It is to be understood that the above description is intended to be illustrative and not restrictive. Many variations of the disclosed embodiments will become apparent to those of skill in the art upon review of this disclosure. The scope of the invention should, therefore, be determined not with reference to the above description but instead should be determined with reference to the appended claims along with their full scope of equivalents.
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|Citing Patent||Filing date||Publication date||Applicant||Title|
|US7100393||Jul 1, 2004||Sep 5, 2006||D Angelo Frank||Beverage cooler with adjustable platform|
|US7296434||Jun 20, 2005||Nov 20, 2007||Scroggs Donald T||Cooler|
|US20060000229 *||Jul 1, 2004||Jan 5, 2006||D Angelo Frank||Beverage cooler with adjustable platform|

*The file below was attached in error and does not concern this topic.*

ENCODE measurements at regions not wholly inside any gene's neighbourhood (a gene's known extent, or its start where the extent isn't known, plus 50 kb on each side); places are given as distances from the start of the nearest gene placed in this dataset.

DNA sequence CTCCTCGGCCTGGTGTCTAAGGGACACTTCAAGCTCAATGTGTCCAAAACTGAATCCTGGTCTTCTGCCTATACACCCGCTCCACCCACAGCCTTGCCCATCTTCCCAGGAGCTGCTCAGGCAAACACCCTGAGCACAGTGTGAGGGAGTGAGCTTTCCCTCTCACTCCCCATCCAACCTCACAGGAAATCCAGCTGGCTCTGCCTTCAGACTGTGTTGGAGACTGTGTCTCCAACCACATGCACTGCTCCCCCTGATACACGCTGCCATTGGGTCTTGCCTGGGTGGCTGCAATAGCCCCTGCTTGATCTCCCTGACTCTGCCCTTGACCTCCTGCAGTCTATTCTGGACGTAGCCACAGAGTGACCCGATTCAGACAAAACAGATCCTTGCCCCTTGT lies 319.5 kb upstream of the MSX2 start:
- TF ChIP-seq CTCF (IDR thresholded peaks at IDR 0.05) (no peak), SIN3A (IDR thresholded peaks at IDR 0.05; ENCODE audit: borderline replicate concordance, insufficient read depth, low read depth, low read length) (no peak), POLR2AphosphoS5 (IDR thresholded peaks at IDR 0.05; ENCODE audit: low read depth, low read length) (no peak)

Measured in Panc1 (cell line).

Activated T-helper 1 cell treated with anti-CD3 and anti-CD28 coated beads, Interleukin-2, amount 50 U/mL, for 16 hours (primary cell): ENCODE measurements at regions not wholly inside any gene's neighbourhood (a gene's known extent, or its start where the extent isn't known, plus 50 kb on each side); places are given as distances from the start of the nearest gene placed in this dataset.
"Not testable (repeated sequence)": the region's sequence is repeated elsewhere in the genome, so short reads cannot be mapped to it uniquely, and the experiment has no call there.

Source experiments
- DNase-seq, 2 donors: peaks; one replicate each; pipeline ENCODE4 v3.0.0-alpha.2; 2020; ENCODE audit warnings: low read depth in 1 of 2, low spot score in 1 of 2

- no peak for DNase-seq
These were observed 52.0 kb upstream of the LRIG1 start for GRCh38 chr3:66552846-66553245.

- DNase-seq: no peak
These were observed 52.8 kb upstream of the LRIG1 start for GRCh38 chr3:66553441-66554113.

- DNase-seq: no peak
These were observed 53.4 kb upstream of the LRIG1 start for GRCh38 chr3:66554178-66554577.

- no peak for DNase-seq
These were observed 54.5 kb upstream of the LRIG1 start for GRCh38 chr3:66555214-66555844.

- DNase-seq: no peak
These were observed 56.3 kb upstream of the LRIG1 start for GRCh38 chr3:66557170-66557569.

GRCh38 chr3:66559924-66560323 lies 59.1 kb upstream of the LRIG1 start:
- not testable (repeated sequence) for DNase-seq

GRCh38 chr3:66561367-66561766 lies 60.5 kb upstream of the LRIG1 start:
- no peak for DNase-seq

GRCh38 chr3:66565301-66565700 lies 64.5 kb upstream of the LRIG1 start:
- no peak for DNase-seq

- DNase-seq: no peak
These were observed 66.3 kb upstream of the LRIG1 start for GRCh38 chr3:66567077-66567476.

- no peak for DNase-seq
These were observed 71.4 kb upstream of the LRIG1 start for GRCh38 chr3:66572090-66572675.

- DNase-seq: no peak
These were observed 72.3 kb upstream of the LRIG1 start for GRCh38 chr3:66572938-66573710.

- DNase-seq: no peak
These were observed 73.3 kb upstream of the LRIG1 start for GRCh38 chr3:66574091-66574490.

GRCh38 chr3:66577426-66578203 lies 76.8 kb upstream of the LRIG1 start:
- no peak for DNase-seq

|US20060021376 *||Jun 20, 2005||Feb 2, 2006||Scroggs Donald T||Cooler|
|US20080223066 *||Mar 12, 2008||Sep 18, 2008||Colin Henderson||Freezing receptacle and apparatus|
|US20080302126 *||Jun 5, 2007||Dec 11, 2008||Robert John Falkenberg||Chest for cooling and dispensing beverage containers|
|US20120151944 *||Dec 19, 2010||Jun 21, 2012||Randy Carlson||Ice Chest Dry Rack|
|US20130291802 *||Apr 29, 2013||Nov 7, 2013||Diane Carpentieri||Multi-Compartment Pet Water Bowl|
|US20170042374 *||Aug 13, 2015||Feb 16, 2017||James Young||Thermal food container|
|U.S. Classification||62/457.7, 62/372, 62/529, 62/459|
|Cooperative Classification||F25D3/08, F25D2303/081, F25D2331/804|
|Sep 10, 2007||REMI||Maintenance fee reminder mailed|
|Mar 2, 2008||LAPS||Lapse for failure to pay maintenance fees|
|Apr 22, 2008||FP||Expired due to failure to pay maintenance fee|
Effective date: 20080302